Champagne Diamond Rings For The New Year!

The new year is here! And good riddance to 2016. Hopefully by now your champagne hangover has subsided. If it hasn’t, I am here with a little of the hair of the dog that bit you.

Champagne diamonds, by their strictest definition, are those graded by GIA as “Fancy yellowish brown.” This means they fall on the fancy color spectrum and their predominant hue is brown, but with yellow undertones. Those fancy brown diamonds with orange undertones are considered “cognac” diamonds, euphemistically. The term chocolate diamond is a proprietary name for brown diamonds.

Contrary to some belief, these diamonds aren’t just up-jumped industrial grade diamonds better suited to skin cream, nail polish, or actual tools (drills, maybe?)

Because you and I both know that you should never shop for a diamond based on certificate alone, we also know that it’s more important to get a diamond with a color grade that’s visually appealing than buying a GIA D because that’s what Beyonce told you to do. Let me get one thing straight: I am not saying that all color grades are created equal – I don’t mean, obviously, that “A G color is not the same as a L color.” I mean “A G is not a G is not a G is not a G – even when they all come from the same grading lab. And if they’re graded by different labs? Fuhgeddaboudit.”

You can’t compare apples to oranges, and that’s what it means to compare some grading labs’ certificate for the exact same diamond. But I won’t launch into an EGL vs. GIA diatribe now. Let’s focus on the champagne.

So champagne diamonds do have parameters, however they vary widely depending on which jeweler you ask. Those parameters don’t matter. What matters is that you find an honest jeweler. If they’re calling a warm K color a champagne diamond, it should be priced appropriately. Ditto for a fancy yellow. If they’re charging you fancy yellow prices for an L color, then you need to find another jeweler. Read more about color here if I’m not making sense.

You, wise and wonderful diamond admirer, know to only buy something at the right price, and you know the only way to do that is with a jeweler you can trust. But you’ve already found that jeweler, and now you only need to decide just what varietal of champagne diamond rings you’d like. Warmer, more brown, closer to yellow, brut, spumante? Pour another glass and let’s decide together:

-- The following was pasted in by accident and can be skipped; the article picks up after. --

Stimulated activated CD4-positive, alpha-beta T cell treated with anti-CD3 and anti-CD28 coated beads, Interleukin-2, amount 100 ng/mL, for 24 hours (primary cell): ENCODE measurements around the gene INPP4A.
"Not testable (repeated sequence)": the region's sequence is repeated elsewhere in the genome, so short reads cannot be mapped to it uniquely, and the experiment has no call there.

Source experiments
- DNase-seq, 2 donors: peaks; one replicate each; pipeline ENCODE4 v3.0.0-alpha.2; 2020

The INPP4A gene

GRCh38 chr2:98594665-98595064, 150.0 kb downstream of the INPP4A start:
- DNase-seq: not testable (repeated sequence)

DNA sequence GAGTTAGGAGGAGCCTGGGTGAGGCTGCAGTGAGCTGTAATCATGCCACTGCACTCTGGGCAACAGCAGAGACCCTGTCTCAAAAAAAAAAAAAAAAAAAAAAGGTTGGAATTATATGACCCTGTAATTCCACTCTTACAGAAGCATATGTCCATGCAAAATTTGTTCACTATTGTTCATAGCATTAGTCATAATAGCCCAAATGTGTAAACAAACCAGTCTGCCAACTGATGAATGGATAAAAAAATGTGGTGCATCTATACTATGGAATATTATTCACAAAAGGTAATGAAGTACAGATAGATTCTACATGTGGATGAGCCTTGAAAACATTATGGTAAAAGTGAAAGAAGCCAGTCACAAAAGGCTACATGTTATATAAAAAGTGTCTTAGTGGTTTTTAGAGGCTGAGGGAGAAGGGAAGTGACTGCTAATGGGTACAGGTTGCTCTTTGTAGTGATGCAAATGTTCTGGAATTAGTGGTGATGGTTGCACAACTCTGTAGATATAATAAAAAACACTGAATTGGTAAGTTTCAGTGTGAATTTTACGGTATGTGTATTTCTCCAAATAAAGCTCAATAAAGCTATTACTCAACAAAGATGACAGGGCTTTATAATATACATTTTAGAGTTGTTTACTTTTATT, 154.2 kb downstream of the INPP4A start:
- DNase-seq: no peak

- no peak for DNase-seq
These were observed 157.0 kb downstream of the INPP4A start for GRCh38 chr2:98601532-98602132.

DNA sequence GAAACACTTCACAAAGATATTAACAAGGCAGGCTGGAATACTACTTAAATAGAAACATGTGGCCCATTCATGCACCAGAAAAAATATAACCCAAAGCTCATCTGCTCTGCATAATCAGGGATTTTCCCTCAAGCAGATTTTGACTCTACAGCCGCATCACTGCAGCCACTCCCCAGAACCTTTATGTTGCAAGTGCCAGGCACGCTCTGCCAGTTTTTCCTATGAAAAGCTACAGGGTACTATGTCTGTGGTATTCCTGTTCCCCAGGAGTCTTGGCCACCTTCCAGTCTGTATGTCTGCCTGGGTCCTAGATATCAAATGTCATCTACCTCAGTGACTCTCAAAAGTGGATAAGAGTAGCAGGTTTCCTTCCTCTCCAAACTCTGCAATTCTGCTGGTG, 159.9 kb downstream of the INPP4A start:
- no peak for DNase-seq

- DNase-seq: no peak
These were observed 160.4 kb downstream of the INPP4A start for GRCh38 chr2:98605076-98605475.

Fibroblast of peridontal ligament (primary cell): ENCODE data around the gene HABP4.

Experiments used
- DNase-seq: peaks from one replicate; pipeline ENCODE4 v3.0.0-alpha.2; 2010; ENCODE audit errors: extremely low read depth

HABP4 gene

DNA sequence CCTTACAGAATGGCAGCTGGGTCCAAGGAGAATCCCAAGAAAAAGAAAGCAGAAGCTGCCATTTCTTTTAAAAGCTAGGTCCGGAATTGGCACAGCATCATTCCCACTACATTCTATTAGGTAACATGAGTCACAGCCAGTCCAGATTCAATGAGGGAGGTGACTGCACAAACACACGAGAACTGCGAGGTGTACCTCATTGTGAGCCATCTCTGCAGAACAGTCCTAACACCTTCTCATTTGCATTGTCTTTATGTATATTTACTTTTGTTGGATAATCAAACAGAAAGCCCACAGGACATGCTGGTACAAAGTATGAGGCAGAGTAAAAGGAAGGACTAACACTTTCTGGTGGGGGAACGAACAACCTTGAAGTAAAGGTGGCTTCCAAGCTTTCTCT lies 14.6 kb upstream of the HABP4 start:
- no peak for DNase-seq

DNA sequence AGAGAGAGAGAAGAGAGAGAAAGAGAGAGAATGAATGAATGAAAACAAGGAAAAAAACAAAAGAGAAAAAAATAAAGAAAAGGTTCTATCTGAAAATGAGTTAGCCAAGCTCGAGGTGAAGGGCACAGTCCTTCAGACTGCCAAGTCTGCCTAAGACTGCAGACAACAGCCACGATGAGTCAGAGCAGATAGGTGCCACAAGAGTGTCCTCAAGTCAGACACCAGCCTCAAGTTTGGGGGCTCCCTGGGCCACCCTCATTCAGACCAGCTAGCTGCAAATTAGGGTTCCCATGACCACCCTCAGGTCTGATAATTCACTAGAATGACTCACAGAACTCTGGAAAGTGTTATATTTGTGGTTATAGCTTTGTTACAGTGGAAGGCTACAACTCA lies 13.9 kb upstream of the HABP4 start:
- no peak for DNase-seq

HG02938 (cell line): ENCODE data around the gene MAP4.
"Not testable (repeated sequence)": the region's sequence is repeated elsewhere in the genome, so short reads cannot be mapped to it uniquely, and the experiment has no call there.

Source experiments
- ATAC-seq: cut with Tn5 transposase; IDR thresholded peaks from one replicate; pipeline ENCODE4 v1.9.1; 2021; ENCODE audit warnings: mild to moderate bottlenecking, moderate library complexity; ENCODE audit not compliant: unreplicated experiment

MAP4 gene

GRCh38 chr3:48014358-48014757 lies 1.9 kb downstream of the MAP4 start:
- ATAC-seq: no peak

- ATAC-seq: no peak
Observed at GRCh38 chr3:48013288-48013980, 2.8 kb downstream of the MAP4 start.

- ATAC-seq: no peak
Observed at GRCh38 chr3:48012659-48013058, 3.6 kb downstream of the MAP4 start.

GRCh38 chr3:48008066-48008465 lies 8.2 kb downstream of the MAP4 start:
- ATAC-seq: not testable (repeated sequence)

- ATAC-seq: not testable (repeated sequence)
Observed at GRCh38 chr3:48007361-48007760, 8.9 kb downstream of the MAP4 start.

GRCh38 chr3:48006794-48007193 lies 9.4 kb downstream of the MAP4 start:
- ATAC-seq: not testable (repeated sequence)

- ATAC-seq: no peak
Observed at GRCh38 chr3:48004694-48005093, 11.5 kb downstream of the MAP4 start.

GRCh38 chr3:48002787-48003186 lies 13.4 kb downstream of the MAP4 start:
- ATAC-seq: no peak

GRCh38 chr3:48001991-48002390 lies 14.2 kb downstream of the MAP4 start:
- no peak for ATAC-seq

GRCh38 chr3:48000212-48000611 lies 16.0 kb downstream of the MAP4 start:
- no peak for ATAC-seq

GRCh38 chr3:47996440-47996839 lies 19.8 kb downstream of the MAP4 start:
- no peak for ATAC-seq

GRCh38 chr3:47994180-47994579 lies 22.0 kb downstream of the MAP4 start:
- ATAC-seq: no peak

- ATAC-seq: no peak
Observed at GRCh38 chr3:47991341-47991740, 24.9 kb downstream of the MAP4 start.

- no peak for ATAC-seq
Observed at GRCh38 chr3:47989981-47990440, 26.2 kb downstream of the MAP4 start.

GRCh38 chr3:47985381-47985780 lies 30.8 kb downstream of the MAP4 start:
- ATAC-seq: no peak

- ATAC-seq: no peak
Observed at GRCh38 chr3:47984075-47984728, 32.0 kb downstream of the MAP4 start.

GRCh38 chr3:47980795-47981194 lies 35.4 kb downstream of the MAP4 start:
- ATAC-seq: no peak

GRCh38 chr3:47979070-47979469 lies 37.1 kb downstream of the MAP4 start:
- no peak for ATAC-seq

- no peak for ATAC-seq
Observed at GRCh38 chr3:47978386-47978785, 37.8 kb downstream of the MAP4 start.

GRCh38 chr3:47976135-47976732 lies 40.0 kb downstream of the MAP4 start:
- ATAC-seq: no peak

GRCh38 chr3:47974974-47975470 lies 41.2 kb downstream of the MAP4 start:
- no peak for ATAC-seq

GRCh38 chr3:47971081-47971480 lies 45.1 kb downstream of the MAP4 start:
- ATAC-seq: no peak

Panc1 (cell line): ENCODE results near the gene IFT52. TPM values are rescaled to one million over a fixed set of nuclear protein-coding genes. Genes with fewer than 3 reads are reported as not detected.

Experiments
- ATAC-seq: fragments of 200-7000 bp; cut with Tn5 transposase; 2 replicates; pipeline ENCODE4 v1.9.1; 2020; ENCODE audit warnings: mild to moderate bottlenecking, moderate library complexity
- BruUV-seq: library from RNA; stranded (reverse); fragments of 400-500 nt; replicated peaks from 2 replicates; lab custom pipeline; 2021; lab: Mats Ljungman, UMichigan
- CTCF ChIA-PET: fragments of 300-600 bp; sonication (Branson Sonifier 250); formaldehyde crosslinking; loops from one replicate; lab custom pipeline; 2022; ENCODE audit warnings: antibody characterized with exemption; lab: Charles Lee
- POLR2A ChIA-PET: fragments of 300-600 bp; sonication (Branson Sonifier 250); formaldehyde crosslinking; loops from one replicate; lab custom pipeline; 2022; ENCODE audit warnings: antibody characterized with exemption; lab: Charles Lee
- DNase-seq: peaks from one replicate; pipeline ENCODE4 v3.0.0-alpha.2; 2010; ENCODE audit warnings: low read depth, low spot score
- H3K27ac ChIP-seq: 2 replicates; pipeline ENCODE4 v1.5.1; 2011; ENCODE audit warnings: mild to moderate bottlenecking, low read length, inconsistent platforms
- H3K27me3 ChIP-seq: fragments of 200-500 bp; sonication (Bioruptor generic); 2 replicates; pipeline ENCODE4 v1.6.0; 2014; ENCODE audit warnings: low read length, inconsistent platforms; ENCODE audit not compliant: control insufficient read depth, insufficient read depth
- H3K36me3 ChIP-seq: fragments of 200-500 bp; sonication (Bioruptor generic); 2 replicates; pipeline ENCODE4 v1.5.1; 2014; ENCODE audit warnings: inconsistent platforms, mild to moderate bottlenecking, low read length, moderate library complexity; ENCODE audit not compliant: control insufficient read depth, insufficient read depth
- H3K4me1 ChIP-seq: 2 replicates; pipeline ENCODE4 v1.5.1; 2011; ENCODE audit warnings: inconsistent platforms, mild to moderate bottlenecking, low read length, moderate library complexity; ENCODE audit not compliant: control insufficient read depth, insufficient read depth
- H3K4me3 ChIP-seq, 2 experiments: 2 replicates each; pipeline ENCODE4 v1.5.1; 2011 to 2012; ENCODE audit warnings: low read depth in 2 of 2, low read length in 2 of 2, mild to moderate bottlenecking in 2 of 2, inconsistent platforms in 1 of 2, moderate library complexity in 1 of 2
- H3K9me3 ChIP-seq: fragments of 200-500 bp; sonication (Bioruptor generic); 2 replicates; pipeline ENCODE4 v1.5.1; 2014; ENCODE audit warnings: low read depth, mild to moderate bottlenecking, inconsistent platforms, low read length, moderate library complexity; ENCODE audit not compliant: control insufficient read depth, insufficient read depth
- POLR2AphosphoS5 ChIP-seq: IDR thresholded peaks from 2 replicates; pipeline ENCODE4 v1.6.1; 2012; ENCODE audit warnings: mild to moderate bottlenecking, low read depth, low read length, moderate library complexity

Champagne Diamond Rings

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This beautiful rose gold Henri Daussi ring brings out the warmth of the cushion cut diamond starring in the center. It’s an elongated 1.13ct cushion cut, L color and VS2 in clarity. The accent diamonds are white round brilliants that add another .33ctw to the ring.

 

Champagne Diamond Rings

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If you prefer your diamonds with richer color, this gorgeous .73ct fancy brown cushion cut is calling your name. It’s an SI1 clarity, and the rose gold setting is the perfect match, with .32ctw of white diamonds.

Champagne Diamond Rings

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On the other hand, a lighter diamond calls to many a bride’s heart. This .71ct L colored (not fancy) elongated cushion cut looks awesome in a Henri Daussi rose gold split shank halo with .73ctw of accent diamonds.

Champagne Diamond Rings

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I love this .36ct marquise diamond just as much as I love the unique two-tone buckle setting it’s ensconced in.

Champagne Diamond Rings

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Finally (for today) I have to show off this sick bypass ring. Two champagne marquise diamonds (approximately .48ctw) twist around on rose gold bands set with .12ctw of white round brilliant diamonds and are surrounded by halos of fancy yellow diamonds weighing .19ctw.

Obsessed with champagne diamonds yet? I am! And these are just a few of the rings…check out all the champagne diamond jewelry (like that bangle I tweeted last week.)

 

 

 

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About Liz at Designers & Diamonds

I'm the marketing director for Raymond Lee Jewelers, the voice behind Designers & Diamonds, and the crazy woman obsessively live Tweeting the lack of jewelry coverage at red carpet events.

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